Coming into the 2022 season, head coach Pete D’Amour harped on Virginia Tech softball needing to take that next step as a program in order to sustain such high levels of success.
Meanwhile, head coach John Szefc emphasized the need for Virginia Tech baseball to take that next step as a program to earn some respect on a national scale.
Both steps may have been a little bit different, yet both were still equally as important.
For the softball team, it was about finding a way to earn that coveted trip out to Oklahoma City to participate in the Women’s College World Series.
For the baseball team, it was about reaching the NCAA Tournament for the first time since 2013 - when the Hokies hosted a regional in Pete Hughes’ final season at the helm.
Taking that next step felt oh so close for some, while for others, it felt oh so distant after some recent on-field results.
A season ago, Tech softball finished just one win away from punching its ticket out to Oklahoma City. And while a Game 3 loss to UCLA in the Los Angeles Super Regional was an eye-opener for a variety of reasons, the signs were there that the program was destined for greener pastures in the very near future.
Tech baseball, meanwhile, had just utterly collapsed down the stretch in 2021 after spending the majority of the season hovering around the top-15. And after losing 15 of their last 17 in ACC play during the final month of the season, plenty of question marks surrounded the maroon and orange heading into 2022.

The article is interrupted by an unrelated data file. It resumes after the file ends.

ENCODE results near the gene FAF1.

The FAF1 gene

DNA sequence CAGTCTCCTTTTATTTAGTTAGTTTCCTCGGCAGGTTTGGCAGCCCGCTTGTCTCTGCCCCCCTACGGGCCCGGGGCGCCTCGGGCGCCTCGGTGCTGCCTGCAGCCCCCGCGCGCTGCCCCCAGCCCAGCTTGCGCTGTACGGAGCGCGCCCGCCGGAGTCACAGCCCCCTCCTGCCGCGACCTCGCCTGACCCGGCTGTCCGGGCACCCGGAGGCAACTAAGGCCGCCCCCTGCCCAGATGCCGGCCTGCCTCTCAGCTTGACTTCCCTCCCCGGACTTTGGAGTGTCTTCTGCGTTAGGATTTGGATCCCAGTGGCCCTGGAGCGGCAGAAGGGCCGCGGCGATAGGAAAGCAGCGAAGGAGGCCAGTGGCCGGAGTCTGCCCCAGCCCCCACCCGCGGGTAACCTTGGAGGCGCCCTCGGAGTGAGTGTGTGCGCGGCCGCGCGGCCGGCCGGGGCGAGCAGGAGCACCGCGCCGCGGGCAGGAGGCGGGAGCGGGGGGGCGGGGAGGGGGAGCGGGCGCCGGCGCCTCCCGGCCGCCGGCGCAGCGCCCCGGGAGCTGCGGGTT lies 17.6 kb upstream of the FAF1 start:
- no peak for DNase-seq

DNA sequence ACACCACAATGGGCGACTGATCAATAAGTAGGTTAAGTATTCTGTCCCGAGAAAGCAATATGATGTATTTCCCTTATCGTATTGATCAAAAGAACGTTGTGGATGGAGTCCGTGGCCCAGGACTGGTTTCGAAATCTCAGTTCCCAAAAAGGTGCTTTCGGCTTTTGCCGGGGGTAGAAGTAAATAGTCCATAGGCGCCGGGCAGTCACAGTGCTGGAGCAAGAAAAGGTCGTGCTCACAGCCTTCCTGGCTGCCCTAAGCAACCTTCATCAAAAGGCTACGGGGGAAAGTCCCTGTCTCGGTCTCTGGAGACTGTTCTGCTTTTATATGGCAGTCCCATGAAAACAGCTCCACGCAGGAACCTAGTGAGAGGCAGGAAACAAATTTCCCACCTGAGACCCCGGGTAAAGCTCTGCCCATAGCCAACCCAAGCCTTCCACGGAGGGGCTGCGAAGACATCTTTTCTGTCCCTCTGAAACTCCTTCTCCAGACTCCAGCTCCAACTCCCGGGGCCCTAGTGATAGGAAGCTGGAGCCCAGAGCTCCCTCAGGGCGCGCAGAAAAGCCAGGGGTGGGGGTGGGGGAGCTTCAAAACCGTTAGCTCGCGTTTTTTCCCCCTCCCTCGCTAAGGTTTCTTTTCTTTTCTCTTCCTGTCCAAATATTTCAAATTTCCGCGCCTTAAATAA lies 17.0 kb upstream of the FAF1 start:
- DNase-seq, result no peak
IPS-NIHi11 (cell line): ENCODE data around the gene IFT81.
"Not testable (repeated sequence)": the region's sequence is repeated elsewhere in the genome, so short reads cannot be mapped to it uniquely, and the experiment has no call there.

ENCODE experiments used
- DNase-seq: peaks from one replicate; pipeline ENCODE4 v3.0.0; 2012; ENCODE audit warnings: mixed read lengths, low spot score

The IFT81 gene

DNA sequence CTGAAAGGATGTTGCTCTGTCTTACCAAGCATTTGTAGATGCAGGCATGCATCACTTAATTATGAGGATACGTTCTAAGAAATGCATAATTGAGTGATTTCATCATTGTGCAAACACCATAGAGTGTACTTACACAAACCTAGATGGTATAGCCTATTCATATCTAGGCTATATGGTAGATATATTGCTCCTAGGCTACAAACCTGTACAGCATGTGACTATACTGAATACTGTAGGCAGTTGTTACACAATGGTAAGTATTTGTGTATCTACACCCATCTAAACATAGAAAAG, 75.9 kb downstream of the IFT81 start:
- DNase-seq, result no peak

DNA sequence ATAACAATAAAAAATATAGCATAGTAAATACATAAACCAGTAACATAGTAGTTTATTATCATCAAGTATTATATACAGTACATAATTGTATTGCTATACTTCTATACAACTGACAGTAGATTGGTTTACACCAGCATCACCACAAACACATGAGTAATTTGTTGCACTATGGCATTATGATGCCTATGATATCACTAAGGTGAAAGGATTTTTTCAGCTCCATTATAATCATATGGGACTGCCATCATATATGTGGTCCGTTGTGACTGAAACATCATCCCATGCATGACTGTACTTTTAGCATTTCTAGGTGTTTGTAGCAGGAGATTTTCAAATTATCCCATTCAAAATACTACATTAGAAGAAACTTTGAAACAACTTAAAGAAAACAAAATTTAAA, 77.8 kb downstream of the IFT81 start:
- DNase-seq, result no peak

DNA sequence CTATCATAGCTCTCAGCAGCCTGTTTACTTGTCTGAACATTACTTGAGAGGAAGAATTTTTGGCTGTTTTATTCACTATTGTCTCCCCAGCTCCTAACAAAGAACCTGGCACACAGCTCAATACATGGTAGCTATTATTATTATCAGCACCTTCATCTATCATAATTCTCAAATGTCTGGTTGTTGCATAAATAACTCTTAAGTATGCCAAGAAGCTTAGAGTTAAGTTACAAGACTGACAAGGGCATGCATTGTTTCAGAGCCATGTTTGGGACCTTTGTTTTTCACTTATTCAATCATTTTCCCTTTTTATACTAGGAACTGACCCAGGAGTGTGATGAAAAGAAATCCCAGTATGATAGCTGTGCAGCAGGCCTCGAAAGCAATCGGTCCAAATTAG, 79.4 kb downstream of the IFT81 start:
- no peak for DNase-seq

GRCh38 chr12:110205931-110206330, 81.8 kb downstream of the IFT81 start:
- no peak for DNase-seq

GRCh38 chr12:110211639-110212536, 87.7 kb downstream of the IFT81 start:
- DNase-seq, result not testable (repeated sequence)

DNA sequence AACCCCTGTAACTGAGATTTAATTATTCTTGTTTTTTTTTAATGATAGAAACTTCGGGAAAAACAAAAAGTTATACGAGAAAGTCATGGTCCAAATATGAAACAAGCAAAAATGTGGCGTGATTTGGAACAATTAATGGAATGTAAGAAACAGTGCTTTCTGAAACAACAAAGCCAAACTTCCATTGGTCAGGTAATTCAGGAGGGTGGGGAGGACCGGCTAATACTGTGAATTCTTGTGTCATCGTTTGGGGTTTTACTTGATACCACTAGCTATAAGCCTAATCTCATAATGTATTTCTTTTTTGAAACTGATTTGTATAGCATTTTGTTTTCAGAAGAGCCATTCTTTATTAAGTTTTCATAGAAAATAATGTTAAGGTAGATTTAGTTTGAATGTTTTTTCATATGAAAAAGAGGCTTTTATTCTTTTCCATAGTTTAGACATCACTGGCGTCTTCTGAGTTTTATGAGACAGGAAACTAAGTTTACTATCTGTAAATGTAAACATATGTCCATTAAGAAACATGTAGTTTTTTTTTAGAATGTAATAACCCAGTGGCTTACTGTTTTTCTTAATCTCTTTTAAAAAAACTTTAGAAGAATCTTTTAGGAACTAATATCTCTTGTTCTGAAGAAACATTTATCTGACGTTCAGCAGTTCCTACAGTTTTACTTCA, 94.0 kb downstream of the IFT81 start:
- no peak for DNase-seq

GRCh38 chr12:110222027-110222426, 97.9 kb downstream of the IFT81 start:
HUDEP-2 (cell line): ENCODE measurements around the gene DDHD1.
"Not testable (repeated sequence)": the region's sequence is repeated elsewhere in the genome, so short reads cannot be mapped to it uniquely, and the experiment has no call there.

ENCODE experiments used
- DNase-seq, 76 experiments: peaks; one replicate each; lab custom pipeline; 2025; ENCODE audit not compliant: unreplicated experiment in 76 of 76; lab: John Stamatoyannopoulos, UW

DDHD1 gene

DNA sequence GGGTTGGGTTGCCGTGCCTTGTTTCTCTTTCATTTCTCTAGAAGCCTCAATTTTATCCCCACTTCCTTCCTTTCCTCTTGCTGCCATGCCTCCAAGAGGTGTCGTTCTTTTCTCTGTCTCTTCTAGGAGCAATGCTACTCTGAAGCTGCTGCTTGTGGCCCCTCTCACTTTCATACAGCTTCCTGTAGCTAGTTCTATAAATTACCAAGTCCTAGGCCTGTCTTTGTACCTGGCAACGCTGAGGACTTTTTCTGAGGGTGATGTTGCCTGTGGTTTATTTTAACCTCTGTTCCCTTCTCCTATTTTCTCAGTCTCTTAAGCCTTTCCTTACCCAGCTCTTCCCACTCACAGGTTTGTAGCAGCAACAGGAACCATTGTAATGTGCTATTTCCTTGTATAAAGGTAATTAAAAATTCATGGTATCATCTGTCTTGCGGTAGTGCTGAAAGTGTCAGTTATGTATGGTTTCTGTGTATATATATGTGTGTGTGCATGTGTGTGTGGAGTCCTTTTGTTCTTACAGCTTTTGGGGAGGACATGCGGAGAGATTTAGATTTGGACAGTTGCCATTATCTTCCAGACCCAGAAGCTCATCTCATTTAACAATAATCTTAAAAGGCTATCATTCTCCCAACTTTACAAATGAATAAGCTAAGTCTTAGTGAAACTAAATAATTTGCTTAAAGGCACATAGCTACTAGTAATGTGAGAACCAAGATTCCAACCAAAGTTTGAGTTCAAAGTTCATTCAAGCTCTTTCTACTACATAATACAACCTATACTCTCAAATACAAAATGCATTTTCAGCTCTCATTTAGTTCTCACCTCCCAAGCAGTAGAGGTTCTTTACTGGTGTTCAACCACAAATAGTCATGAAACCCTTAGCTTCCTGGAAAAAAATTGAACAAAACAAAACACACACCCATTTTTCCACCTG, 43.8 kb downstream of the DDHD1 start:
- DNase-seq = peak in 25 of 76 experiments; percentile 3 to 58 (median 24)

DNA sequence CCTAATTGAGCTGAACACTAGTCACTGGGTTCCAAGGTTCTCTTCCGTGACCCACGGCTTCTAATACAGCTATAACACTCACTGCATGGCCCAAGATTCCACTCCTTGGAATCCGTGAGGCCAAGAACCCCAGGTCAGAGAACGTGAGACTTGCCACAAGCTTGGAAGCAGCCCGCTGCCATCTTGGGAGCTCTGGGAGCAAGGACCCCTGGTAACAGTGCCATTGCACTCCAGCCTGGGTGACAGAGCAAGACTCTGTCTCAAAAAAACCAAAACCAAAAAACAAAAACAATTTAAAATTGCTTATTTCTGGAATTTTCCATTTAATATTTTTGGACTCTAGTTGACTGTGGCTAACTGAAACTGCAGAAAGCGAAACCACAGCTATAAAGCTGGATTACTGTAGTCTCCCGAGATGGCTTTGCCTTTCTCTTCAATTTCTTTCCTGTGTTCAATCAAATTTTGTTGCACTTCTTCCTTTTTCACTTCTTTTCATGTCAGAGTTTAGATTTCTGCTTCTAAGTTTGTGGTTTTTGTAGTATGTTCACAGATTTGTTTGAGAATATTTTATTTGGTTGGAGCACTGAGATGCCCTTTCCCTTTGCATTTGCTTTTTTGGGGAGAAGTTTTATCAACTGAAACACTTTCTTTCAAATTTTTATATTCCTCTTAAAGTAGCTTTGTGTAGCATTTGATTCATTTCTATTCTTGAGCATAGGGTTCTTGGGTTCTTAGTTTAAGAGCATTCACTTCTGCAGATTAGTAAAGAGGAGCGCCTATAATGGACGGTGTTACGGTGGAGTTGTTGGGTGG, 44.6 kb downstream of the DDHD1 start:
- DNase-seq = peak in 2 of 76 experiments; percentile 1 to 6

Being picked to finish sixth in the ACC Coastal certainly signified just that. A team that could hit the ball, highlighted by likely future first-round draft pick Gavin Cross, and a team that would be scrambling for pitching. That’s how the Hokies were perceived throughout the preseason.
Turns out, Virginia Tech baseball now stands at No. 5 in the country. And have come out of nowhere as a team that can seriously contend for a national championship at the College World Series in Omaha come late June.
Softball, meanwhile, was expected to make the jump into the top-10 on a consistent basis. But after an ACC regular season title that saw the Hokies finish 40-6 overall with a program-best 21-2 record in conference play, Tech’s vaulted up to No. 2 in the nation, and will be seen as one of the favorites to win it all at the Women’s College World Series should it qualify in just a few short weeks.